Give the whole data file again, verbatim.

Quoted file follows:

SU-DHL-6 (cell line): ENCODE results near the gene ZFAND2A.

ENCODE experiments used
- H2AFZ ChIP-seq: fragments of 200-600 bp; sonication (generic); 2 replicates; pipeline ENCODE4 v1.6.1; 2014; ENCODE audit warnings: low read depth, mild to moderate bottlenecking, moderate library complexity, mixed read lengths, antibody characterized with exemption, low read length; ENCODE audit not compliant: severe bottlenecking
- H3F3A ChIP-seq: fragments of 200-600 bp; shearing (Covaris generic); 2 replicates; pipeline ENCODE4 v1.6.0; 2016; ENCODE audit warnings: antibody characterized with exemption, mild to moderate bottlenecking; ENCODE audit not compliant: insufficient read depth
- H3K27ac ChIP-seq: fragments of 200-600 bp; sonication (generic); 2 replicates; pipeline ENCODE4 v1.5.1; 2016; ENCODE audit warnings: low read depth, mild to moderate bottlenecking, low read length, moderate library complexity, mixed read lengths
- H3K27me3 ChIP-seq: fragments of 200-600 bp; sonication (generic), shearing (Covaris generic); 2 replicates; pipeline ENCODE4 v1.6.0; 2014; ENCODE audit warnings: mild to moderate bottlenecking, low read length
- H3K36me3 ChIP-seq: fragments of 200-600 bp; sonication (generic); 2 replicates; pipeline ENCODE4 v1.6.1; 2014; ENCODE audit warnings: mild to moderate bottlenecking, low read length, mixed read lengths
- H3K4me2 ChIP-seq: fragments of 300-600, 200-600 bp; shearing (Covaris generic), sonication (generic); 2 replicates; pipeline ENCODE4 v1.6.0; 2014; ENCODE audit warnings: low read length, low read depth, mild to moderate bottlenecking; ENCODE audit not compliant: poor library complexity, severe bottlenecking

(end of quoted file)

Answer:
SU-DHL-6 (cell line): ENCODE results near the gene ZFAND2A.

ENCODE experiments used
- H2AFZ ChIP-seq: fragments of 200-600 bp; sonication (generic); 2 replicates; pipeline ENCODE4 v1.6.1; 2014; ENCODE audit warnings: low read depth, mild to moderate bottlenecking, moderate library complexity, mixed read lengths, antibody characterized with exemption, low read length; ENCODE audit not compliant: severe bottlenecking
- H3F3A ChIP-seq: fragments of 200-600 bp; shearing (Covaris generic); 2 replicates; pipeline ENCODE4 v1.6.0; 2016; ENCODE audit warnings: antibody characterized with exemption, mild to moderate bottlenecking; ENCODE audit not compliant: insufficient read depth
- H3K27ac ChIP-seq: fragments of 200-600 bp; sonication (generic); 2 replicates; pipeline ENCODE4 v1.5.1; 2016; ENCODE audit warnings: low read depth, mild to moderate bottlenecking, low read length, moderate library complexity, mixed read lengths
- H3K27me3 ChIP-seq: fragments of 200-600 bp; sonication (generic), shearing (Covaris generic); 2 replicates; pipeline ENCODE4 v1.6.0; 2014; ENCODE audit warnings: mild to moderate bottlenecking, low read length
- H3K36me3 ChIP-seq: fragments of 200-600 bp; sonication (generic); 2 replicates; pipeline ENCODE4 v1.6.1; 2014; ENCODE audit warnings: mild to moderate bottlenecking, low read length, mixed read lengths
- H3K4me2 ChIP-seq: fragments of 300-600, 200-600 bp; shearing (Covaris generic), sonication (generic); 2 replicates; pipeline ENCODE4 v1.6.0; 2014; ENCODE audit warnings: low read length, low read depth, mild to moderate bottlenecking; ENCODE audit not compliant: poor library complexity, severe bottlenecking